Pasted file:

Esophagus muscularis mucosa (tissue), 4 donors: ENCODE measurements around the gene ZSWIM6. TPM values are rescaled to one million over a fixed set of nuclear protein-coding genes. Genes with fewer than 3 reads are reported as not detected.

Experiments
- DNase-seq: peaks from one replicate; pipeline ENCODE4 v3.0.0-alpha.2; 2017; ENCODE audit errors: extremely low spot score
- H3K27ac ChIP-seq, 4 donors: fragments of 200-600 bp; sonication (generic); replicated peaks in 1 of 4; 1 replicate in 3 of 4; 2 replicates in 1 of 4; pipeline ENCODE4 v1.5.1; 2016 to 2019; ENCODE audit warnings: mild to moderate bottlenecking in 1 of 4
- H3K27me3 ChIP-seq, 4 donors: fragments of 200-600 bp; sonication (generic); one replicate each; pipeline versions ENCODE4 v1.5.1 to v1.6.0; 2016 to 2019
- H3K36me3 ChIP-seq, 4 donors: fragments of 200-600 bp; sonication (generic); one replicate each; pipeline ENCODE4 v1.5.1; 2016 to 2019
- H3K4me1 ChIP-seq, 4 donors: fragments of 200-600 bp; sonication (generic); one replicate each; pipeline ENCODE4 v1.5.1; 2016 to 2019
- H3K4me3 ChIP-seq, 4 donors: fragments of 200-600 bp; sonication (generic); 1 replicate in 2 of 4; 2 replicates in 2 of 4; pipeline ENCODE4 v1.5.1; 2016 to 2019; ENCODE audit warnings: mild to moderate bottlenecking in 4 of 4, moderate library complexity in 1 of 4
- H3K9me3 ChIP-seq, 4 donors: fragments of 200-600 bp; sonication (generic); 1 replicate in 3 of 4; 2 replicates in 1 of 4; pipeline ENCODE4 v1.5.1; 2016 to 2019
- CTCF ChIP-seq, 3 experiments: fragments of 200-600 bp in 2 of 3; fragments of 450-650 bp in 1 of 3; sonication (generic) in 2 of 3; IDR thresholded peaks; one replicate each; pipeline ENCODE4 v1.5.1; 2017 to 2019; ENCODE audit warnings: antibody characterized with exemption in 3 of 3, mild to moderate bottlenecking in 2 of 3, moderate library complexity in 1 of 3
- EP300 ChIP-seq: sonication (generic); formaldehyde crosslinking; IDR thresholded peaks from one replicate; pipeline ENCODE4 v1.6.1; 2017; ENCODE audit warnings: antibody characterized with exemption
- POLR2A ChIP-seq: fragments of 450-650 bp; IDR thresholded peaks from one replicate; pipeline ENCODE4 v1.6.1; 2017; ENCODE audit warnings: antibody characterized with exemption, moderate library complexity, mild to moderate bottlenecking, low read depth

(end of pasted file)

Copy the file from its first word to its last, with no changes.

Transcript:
Esophagus muscularis mucosa (tissue), 4 donors: ENCODE measurements around the gene ZSWIM6. TPM values are rescaled to one million over a fixed set of nuclear protein-coding genes. Genes with fewer than 3 reads are reported as not detected.

Experiments
- DNase-seq: peaks from one replicate; pipeline ENCODE4 v3.0.0-alpha.2; 2017; ENCODE audit errors: extremely low spot score
- H3K27ac ChIP-seq, 4 donors: fragments of 200-600 bp; sonication (generic); replicated peaks in 1 of 4; 1 replicate in 3 of 4; 2 replicates in 1 of 4; pipeline ENCODE4 v1.5.1; 2016 to 2019; ENCODE audit warnings: mild to moderate bottlenecking in 1 of 4
- H3K27me3 ChIP-seq, 4 donors: fragments of 200-600 bp; sonication (generic); one replicate each; pipeline versions ENCODE4 v1.5.1 to v1.6.0; 2016 to 2019
- H3K36me3 ChIP-seq, 4 donors: fragments of 200-600 bp; sonication (generic); one replicate each; pipeline ENCODE4 v1.5.1; 2016 to 2019
- H3K4me1 ChIP-seq, 4 donors: fragments of 200-600 bp; sonication (generic); one replicate each; pipeline ENCODE4 v1.5.1; 2016 to 2019
- H3K4me3 ChIP-seq, 4 donors: fragments of 200-600 bp; sonication (generic); 1 replicate in 2 of 4; 2 replicates in 2 of 4; pipeline ENCODE4 v1.5.1; 2016 to 2019; ENCODE audit warnings: mild to moderate bottlenecking in 4 of 4, moderate library complexity in 1 of 4
- H3K9me3 ChIP-seq, 4 donors: fragments of 200-600 bp; sonication (generic); 1 replicate in 3 of 4; 2 replicates in 1 of 4; pipeline ENCODE4 v1.5.1; 2016 to 2019
- CTCF ChIP-seq, 3 experiments: fragments of 200-600 bp in 2 of 3; fragments of 450-650 bp in 1 of 3; sonication (generic) in 2 of 3; IDR thresholded peaks; one replicate each; pipeline ENCODE4 v1.5.1; 2017 to 2019; ENCODE audit warnings: antibody characterized with exemption in 3 of 3, mild to moderate bottlenecking in 2 of 3, moderate library complexity in 1 of 3
- EP300 ChIP-seq: sonication (generic); formaldehyde crosslinking; IDR thresholded peaks from one replicate; pipeline ENCODE4 v1.6.1; 2017; ENCODE audit warnings: antibody characterized with exemption
- POLR2A ChIP-seq: fragments of 450-650 bp; IDR thresholded peaks from one replicate; pipeline ENCODE4 v1.6.1; 2017; ENCODE audit warnings: antibody characterized with exemption, moderate library complexity, mild to moderate bottlenecking, low read depth